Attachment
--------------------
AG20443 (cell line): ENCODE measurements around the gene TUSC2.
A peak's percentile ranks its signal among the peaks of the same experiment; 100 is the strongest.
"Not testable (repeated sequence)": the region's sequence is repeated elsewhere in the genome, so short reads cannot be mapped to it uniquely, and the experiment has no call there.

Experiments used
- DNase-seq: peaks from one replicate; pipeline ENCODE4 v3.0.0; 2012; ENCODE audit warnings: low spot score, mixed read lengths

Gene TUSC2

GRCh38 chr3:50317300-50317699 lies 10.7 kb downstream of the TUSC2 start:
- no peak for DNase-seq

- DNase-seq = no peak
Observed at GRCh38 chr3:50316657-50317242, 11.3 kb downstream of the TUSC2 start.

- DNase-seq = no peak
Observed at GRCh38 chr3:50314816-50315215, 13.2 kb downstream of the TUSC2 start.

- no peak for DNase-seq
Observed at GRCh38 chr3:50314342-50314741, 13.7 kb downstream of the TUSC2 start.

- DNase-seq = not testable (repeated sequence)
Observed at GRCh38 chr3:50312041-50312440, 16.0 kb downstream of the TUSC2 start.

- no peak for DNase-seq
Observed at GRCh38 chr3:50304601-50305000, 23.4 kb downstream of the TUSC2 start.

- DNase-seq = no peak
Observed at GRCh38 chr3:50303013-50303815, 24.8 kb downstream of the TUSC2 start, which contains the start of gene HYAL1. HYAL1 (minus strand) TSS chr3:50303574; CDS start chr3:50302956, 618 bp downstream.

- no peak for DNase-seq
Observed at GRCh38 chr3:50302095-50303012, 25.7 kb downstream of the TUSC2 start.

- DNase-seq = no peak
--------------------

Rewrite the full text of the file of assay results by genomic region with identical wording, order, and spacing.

AG20443 (cell line): ENCODE measurements around the gene TUSC2.
A peak's percentile ranks its signal among the peaks of the same experiment; 100 is the strongest.
"Not testable (repeated sequence)": the region's sequence is repeated elsewhere in the genome, so short reads cannot be mapped to it uniquely, and the experiment has no call there.

Experiments used
- DNase-seq: peaks from one replicate; pipeline ENCODE4 v3.0.0; 2012; ENCODE audit warnings: low spot score, mixed read lengths

Gene TUSC2

GRCh38 chr3:50317300-50317699 lies 10.7 kb downstream of the TUSC2 start:
- no peak for DNase-seq

- DNase-seq = no peak
Observed at GRCh38 chr3:50316657-50317242, 11.3 kb downstream of the TUSC2 start.

- DNase-seq = no peak
Observed at GRCh38 chr3:50314816-50315215, 13.2 kb downstream of the TUSC2 start.

- no peak for DNase-seq
Observed at GRCh38 chr3:50314342-50314741, 13.7 kb downstream of the TUSC2 start.

- DNase-seq = not testable (repeated sequence)
Observed at GRCh38 chr3:50312041-50312440, 16.0 kb downstream of the TUSC2 start.

- no peak for DNase-seq
Observed at GRCh38 chr3:50304601-50305000, 23.4 kb downstream of the TUSC2 start.

- DNase-seq = no peak
Observed at GRCh38 chr3:50303013-50303815, 24.8 kb downstream of the TUSC2 start, which contains the start of gene HYAL1. HYAL1 (minus strand) TSS chr3:50303574; CDS start chr3:50302956, 618 bp downstream.

- no peak for DNase-seq
Observed at GRCh38 chr3:50302095-50303012, 25.7 kb downstream of the TUSC2 start.

- DNase-seq = no peak